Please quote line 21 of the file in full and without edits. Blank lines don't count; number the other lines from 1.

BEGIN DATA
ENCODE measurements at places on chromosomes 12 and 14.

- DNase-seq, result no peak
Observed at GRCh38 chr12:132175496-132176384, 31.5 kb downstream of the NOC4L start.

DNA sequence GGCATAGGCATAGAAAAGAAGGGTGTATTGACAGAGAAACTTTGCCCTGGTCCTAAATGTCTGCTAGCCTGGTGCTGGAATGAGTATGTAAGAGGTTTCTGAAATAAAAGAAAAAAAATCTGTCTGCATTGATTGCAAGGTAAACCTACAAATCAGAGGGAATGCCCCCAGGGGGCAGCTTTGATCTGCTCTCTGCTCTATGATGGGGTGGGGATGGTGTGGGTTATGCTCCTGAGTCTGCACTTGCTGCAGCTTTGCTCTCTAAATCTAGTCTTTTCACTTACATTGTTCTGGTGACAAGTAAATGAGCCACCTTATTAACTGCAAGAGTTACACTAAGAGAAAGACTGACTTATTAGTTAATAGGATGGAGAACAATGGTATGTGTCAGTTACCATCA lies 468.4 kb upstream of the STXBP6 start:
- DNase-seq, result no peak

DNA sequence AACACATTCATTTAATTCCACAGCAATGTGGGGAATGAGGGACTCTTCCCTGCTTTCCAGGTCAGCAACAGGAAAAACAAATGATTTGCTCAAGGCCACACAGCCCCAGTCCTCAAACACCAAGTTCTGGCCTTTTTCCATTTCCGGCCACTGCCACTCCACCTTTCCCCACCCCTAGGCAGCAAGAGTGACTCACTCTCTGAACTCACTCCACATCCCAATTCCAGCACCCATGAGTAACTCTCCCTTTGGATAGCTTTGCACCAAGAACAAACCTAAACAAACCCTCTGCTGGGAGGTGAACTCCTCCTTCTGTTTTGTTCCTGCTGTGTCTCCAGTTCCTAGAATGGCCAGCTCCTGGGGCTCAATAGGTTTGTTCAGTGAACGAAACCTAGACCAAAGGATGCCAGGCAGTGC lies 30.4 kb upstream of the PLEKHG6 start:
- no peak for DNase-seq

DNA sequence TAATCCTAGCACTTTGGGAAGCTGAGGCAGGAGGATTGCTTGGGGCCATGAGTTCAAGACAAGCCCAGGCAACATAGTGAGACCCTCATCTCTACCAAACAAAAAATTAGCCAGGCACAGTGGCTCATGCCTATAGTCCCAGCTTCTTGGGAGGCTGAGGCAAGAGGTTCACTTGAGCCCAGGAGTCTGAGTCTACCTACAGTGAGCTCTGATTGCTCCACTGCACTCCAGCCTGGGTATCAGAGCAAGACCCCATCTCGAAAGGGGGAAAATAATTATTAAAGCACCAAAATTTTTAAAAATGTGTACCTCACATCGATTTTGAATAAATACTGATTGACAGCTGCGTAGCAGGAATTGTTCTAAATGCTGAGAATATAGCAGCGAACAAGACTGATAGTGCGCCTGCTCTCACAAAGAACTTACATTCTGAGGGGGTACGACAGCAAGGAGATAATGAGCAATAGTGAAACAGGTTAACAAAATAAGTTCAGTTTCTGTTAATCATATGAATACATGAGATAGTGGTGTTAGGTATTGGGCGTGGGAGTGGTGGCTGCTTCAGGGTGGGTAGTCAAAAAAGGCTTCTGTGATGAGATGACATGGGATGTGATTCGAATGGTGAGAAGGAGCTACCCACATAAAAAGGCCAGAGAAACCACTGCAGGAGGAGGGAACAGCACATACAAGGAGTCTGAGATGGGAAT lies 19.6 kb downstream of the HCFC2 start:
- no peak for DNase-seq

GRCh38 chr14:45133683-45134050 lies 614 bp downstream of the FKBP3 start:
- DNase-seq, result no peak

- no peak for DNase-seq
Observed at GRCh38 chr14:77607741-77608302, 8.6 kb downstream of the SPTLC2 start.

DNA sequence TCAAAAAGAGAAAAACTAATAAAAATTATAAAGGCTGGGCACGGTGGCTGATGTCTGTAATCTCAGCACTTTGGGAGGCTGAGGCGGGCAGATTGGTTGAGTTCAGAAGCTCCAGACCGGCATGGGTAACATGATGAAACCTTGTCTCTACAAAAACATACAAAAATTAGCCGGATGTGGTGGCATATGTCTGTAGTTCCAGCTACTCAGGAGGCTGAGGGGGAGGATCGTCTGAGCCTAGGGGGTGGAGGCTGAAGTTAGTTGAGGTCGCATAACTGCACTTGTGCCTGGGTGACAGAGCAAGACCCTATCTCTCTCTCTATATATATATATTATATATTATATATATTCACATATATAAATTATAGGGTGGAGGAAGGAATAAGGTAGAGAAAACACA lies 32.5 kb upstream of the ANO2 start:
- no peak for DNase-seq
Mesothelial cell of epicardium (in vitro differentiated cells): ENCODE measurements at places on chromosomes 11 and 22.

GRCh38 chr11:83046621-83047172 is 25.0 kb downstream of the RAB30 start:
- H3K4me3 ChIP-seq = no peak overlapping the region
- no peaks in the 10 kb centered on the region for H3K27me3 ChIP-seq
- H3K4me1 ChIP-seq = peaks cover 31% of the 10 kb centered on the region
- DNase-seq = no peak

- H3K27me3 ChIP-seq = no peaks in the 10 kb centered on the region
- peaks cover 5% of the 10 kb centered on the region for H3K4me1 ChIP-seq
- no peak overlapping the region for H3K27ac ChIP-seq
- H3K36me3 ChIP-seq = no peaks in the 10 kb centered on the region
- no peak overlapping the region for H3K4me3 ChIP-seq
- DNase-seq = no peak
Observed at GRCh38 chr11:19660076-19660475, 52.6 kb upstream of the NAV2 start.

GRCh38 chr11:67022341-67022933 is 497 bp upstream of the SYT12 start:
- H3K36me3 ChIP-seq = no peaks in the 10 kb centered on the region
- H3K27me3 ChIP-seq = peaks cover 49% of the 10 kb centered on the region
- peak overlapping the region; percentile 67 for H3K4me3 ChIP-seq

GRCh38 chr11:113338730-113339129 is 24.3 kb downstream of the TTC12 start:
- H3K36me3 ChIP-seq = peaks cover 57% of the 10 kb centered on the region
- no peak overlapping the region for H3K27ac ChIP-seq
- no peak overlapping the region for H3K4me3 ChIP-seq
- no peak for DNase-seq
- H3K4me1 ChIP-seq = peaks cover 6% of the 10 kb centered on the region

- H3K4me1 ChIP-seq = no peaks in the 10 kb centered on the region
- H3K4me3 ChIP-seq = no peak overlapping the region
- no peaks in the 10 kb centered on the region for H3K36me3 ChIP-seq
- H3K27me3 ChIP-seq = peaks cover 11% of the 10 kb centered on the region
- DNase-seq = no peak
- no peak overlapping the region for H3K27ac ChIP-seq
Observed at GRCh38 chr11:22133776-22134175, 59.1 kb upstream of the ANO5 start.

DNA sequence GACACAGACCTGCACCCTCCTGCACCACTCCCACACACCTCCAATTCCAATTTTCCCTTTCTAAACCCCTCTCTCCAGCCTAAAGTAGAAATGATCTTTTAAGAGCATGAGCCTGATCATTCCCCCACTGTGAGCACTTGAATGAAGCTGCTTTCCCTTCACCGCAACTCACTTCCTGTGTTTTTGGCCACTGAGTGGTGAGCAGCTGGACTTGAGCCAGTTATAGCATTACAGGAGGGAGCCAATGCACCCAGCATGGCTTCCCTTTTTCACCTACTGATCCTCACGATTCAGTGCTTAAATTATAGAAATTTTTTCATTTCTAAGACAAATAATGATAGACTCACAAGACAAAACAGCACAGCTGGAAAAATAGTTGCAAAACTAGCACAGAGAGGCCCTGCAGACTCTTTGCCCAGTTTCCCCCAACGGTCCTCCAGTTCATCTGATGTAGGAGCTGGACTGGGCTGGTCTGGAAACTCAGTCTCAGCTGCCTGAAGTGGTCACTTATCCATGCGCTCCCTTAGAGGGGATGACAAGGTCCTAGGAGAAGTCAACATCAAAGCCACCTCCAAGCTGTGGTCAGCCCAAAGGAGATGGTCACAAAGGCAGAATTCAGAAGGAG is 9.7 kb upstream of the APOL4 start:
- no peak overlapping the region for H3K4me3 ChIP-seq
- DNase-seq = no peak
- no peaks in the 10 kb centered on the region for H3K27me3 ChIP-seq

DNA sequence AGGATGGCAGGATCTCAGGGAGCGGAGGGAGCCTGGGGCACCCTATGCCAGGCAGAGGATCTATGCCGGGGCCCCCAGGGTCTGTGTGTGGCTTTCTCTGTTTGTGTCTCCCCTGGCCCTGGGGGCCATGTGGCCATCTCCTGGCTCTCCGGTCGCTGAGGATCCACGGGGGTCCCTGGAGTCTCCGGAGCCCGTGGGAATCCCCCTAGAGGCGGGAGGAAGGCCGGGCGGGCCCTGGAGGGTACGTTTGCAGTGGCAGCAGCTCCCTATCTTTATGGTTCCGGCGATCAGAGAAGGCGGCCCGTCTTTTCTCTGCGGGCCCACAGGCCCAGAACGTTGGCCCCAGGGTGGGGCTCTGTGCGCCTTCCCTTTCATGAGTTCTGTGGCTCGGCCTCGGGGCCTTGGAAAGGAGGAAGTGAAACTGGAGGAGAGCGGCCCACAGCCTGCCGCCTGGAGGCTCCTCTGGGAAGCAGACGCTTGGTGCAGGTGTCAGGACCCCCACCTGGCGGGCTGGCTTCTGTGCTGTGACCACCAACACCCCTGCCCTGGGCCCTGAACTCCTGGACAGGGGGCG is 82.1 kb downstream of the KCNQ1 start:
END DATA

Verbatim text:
- DNase-seq = no peak